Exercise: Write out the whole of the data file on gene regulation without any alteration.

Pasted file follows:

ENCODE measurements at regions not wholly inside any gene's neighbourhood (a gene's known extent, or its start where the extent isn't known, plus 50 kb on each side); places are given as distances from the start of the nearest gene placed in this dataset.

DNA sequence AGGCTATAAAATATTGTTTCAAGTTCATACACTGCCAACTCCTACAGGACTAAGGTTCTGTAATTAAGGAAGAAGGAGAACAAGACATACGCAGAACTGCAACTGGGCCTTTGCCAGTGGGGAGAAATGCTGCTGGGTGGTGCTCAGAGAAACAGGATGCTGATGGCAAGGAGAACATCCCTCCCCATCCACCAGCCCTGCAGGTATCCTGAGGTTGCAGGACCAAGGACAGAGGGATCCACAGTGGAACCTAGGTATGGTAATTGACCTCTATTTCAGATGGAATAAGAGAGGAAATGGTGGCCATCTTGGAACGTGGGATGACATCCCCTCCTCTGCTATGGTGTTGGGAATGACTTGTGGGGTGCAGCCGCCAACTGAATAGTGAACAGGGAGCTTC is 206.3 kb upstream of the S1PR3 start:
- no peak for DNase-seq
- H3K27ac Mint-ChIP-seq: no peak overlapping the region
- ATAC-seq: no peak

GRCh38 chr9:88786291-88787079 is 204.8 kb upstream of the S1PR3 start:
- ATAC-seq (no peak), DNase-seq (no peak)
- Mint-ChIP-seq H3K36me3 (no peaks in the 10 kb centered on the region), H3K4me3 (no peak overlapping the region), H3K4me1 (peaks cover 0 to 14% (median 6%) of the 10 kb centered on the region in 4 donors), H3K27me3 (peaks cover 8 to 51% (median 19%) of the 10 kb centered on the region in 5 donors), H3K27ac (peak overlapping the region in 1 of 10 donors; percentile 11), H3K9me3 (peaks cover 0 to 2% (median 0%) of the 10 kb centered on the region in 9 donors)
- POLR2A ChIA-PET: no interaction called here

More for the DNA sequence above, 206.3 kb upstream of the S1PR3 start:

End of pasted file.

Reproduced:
ENCODE measurements at regions not wholly inside any gene's neighbourhood (a gene's known extent, or its start where the extent isn't known, plus 50 kb on each side); places are given as distances from the start of the nearest gene placed in this dataset.

DNA sequence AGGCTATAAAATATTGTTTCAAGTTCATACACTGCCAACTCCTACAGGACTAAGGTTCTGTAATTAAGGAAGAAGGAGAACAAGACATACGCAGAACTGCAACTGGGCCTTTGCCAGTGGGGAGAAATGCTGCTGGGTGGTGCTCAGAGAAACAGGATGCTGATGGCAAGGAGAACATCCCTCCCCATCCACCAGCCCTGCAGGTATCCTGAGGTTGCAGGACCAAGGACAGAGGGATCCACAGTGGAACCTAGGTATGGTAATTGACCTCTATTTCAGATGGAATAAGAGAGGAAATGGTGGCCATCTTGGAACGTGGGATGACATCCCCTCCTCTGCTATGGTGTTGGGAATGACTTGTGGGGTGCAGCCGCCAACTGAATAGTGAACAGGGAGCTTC is 206.3 kb upstream of the S1PR3 start:
- no peak for DNase-seq
- H3K27ac Mint-ChIP-seq: no peak overlapping the region
- ATAC-seq: no peak

GRCh38 chr9:88786291-88787079 is 204.8 kb upstream of the S1PR3 start:
- ATAC-seq (no peak), DNase-seq (no peak)
- Mint-ChIP-seq H3K36me3 (no peaks in the 10 kb centered on the region), H3K4me3 (no peak overlapping the region), H3K4me1 (peaks cover 0 to 14% (median 6%) of the 10 kb centered on the region in 4 donors), H3K27me3 (peaks cover 8 to 51% (median 19%) of the 10 kb centered on the region in 5 donors), H3K27ac (peak overlapping the region in 1 of 10 donors; percentile 11), H3K9me3 (peaks cover 0 to 2% (median 0%) of the 10 kb centered on the region in 9 donors)
- POLR2A ChIA-PET: no interaction called here

More for the DNA sequence above, 206.3 kb upstream of the S1PR3 start: